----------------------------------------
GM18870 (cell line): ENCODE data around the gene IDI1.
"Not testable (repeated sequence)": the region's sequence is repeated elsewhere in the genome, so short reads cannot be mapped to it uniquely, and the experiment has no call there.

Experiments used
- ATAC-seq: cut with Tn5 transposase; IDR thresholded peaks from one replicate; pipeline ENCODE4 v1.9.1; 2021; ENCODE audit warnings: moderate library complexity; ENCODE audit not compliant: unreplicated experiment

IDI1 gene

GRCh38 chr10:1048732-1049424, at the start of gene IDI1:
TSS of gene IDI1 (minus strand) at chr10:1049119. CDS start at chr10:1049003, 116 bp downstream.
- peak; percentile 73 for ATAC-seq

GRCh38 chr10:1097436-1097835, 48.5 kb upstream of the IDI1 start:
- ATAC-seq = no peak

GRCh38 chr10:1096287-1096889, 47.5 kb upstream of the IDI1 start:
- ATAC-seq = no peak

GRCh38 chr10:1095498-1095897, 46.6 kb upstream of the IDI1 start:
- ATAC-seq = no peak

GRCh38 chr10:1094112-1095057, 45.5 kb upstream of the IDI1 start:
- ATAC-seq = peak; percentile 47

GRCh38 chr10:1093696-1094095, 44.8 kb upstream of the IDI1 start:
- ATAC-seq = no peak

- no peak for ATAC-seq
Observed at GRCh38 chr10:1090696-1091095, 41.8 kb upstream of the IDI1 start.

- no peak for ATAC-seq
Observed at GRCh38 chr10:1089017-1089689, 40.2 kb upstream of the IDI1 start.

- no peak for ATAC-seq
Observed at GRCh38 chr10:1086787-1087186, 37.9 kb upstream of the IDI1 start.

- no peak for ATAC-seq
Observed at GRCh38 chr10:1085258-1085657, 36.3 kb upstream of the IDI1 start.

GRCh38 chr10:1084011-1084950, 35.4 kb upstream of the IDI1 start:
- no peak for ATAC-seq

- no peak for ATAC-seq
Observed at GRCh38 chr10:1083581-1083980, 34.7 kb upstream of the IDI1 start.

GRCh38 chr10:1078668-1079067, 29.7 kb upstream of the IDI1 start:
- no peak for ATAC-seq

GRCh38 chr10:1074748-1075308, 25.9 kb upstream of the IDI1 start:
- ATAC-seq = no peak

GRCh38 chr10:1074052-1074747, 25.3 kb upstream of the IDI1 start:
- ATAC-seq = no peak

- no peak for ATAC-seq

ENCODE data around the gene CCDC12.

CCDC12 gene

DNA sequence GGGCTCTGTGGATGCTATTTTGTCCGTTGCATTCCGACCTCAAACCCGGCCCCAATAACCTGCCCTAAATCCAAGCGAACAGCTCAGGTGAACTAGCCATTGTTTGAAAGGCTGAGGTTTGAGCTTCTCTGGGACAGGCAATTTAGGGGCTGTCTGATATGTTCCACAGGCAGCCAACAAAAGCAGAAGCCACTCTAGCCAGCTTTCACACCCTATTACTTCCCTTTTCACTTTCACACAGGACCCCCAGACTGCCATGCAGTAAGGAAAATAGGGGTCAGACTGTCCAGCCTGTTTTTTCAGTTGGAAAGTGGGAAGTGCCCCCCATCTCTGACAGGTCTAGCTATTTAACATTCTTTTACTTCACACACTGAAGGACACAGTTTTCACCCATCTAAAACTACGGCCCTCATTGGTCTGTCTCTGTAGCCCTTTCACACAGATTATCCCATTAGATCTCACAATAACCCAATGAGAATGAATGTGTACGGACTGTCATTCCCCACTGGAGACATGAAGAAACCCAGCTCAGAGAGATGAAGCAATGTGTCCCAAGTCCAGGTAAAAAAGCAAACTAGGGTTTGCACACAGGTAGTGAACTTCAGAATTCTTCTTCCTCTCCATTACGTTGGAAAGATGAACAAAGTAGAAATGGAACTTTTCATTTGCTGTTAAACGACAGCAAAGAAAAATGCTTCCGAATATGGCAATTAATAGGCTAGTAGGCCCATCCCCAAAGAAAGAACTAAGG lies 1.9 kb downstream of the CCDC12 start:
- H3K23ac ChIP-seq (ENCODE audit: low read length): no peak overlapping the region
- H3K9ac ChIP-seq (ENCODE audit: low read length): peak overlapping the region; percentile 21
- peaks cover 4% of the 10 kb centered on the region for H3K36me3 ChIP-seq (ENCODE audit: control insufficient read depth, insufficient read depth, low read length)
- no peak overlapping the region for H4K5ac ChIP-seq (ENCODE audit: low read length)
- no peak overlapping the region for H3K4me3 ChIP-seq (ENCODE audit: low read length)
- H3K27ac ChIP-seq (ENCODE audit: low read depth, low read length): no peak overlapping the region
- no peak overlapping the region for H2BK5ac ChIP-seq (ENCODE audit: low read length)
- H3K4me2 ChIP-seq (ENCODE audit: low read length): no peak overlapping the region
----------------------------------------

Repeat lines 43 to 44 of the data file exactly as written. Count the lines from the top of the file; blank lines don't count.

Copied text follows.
- peaks cover 4% of the 10 kb centered on the region for H3K36me3 ChIP-seq (ENCODE audit: control insufficient read depth, insufficient read depth, low read length)
- no peak overlapping the region for H4K5ac ChIP-seq (ENCODE audit: low read length)